I just bought the Panasonic 26LXD1 two weeks ago, I havent had many changes to put it through its paces yet, been decorating. But primarily brought it because of its built in freeview tuner, I was toying with the Samsung 26" and Sony 26" (Im a Sony person at heart) but the built in freeview swung it for the Panny, plus the wife thought it looked much nicer (but i liked the Sony design). The blacks are actually quite good, and havent notcied any significant smearing when watching the tennis. The only downer with the Panasonic is the lack of DVI or HDMI. I upgraded from a 16 yr old Sony 21" and the Panasonic 26 fits in quite nicely in the bedroom.
     
  5. Rob20

    Rob20
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    I'd be interested to hear what you think of it once you've had a chance to use it a bit more. Personally I prefer the looks of the Panasonic to the Sony. Then again I find tv's can look quite different in the flesh. I really liked the sony from net pictures yet wasn't so keen when I saw it in the shop. Particularly didn't like the 2 black plastic bars down the sides of the screen that dissapear when a picture is superimposed onto it. Thought nothing of Pan 22" T3 set til I saw it in a customer's living room.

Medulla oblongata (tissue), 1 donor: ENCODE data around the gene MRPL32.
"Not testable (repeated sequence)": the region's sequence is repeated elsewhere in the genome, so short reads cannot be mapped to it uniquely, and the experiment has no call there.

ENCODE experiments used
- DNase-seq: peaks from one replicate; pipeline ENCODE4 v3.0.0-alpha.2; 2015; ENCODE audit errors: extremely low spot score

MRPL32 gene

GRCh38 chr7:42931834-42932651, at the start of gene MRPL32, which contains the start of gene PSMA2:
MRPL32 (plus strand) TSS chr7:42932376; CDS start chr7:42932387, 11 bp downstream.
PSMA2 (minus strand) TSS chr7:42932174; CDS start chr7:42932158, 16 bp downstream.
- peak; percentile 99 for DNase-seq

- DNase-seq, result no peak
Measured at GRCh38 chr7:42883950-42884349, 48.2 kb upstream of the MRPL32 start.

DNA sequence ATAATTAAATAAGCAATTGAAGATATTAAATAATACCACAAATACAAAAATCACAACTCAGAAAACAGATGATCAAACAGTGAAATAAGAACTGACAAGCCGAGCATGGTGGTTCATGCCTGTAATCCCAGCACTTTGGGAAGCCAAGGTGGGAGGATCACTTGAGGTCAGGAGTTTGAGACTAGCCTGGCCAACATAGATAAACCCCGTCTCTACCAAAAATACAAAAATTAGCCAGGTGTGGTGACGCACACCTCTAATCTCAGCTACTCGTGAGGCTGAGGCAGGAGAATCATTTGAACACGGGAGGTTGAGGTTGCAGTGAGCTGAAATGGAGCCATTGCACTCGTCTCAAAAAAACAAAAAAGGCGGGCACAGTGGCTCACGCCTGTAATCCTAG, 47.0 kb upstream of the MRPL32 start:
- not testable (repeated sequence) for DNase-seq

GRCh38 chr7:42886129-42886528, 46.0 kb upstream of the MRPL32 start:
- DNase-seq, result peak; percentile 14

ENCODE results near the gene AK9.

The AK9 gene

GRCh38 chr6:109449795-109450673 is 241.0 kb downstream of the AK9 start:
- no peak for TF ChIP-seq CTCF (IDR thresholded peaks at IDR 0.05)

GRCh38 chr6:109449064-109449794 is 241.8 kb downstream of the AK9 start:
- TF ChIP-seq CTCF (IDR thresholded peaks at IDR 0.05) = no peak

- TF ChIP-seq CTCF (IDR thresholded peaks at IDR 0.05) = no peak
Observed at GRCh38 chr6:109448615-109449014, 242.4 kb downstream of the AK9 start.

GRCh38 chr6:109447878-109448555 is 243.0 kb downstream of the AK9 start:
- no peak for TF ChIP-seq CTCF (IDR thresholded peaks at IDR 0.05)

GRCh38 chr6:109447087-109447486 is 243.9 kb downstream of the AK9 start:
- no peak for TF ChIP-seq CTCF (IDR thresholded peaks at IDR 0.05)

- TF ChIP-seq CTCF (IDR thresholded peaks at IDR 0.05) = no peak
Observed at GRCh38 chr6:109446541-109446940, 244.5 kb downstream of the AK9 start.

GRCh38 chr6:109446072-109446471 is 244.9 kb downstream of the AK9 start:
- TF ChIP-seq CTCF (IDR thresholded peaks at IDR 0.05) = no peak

Can someone explain to me why the Pan claims hi-def and the other 2 sets don't when they have the same resolution? Also, I thought hi-def was a higher res of 1920 by 1080!?
     
  6. cerebros

    cerebros
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    I was looking at getting the Panny myself until i saw it in the flesh and realised that the side speakers can't be detached (the pictures I'd seen of it seemed to show distinct lines above & below the main black bezel which seemed to suggest detachable speakers). The girlfriend wasn't too keen on the styling either which was another mark against it.

    Personally I prefer the styling of JVC's current LCD TV range, but I don't like the fact that the 4:3 picture mode on them displays grey bars either side of the image rather than black.